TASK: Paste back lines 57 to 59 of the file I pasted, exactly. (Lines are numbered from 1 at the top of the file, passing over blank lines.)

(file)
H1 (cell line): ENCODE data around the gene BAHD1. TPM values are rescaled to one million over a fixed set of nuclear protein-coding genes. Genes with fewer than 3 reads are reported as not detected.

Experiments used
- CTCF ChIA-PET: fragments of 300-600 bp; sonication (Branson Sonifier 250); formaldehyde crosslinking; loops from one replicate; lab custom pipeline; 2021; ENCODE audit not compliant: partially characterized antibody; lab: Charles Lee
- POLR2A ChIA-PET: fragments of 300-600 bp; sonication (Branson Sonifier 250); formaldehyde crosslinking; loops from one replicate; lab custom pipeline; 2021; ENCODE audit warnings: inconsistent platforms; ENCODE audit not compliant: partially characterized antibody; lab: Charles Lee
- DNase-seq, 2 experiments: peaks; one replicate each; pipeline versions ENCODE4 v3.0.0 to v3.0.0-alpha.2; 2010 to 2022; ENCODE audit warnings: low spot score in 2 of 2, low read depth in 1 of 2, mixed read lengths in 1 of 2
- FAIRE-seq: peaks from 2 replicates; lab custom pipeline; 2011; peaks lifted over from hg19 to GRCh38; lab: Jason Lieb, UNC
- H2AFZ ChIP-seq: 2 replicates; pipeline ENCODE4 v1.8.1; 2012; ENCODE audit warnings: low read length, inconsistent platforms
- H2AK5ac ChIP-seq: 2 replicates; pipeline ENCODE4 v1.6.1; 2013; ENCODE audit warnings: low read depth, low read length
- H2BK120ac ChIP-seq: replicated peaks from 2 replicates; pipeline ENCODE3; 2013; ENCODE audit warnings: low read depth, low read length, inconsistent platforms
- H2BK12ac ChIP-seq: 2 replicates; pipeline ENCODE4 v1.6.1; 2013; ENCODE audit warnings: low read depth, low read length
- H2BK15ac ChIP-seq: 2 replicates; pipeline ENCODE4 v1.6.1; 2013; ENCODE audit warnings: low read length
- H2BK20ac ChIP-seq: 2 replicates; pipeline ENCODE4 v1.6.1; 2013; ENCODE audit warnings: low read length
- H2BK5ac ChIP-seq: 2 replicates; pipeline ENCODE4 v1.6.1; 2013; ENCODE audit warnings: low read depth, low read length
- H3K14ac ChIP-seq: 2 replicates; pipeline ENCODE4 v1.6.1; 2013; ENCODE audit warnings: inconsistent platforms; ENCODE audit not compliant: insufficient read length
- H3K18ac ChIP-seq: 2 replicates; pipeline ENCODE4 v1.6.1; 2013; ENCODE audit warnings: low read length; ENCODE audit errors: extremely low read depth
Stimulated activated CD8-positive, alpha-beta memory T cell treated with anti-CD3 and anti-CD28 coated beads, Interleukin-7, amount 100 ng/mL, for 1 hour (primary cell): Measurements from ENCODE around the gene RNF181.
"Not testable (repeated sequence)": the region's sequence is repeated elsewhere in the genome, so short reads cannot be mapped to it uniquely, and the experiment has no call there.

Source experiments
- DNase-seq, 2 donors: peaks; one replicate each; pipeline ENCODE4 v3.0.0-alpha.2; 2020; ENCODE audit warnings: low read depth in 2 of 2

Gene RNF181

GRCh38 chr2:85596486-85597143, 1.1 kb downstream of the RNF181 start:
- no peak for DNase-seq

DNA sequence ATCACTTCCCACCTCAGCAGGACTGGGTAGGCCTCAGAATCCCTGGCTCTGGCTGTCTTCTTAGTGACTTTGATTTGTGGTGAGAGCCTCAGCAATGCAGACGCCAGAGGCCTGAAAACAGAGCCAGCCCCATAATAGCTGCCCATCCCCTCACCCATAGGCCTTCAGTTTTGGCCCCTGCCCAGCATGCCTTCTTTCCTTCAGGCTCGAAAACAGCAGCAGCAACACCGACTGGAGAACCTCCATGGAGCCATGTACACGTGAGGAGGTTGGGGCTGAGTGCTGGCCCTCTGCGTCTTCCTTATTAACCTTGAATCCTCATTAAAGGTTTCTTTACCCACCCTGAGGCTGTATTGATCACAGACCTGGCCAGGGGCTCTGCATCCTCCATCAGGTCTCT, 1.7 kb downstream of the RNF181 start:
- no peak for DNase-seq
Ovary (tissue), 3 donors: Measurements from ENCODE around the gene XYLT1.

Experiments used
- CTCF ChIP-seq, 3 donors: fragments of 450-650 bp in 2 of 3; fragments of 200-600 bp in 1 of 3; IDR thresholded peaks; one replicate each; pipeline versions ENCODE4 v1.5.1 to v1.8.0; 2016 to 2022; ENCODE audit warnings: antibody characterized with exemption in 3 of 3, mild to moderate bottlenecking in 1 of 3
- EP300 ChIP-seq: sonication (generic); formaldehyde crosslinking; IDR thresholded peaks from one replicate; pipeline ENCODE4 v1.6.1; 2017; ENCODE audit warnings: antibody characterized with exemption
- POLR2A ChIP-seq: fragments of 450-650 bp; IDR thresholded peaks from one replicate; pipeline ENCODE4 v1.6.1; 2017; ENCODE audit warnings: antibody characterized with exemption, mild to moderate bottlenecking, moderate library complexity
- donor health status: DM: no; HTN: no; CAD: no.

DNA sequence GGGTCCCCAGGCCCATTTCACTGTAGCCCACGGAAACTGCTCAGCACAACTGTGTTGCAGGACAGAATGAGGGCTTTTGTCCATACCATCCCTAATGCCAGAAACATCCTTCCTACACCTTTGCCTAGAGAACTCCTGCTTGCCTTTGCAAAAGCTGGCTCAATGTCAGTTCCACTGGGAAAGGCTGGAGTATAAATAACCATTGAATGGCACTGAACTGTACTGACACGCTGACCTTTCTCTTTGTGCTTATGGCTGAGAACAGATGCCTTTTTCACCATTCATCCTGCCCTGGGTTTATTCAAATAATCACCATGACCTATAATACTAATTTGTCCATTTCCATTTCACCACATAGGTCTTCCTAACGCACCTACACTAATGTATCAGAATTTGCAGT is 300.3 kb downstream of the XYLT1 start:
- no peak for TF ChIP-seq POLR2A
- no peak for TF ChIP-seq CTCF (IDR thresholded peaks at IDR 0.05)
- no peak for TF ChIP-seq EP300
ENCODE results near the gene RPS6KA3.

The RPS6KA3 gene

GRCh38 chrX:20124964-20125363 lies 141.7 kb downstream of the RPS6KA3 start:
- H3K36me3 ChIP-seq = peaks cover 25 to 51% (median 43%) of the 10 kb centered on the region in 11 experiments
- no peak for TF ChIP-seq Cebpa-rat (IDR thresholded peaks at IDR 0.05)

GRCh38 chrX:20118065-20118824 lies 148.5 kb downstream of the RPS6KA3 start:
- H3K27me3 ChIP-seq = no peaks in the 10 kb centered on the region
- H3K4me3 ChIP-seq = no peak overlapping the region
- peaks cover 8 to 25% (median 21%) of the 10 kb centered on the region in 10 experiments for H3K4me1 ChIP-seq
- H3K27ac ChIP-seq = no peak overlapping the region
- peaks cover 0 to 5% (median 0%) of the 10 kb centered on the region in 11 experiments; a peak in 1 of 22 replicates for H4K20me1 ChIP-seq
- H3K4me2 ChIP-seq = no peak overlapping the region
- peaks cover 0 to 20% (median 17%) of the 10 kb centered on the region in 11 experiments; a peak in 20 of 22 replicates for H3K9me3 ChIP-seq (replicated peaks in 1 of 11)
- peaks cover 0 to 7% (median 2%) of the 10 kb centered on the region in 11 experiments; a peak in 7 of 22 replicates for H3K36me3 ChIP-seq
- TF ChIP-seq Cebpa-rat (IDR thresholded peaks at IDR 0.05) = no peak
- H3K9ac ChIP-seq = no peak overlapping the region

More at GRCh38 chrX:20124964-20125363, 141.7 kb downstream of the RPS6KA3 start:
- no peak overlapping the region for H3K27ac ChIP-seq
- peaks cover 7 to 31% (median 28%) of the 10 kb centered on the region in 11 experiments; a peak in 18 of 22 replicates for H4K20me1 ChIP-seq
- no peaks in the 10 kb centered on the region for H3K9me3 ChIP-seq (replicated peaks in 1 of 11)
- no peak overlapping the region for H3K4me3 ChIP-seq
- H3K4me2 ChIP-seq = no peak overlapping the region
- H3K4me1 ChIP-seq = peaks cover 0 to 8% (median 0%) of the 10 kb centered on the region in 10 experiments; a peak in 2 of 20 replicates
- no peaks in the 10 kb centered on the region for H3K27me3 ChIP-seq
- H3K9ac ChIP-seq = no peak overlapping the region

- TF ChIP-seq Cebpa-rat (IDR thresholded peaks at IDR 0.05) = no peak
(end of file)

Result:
- H3K4me1 ChIP-seq = peaks cover 0 to 8% (median 0%) of the 10 kb centered on the region in 10 experiments; a peak in 2 of 20 replicates
- no peaks in the 10 kb centered on the region for H3K27me3 ChIP-seq
- H3K9ac ChIP-seq = no peak overlapping the region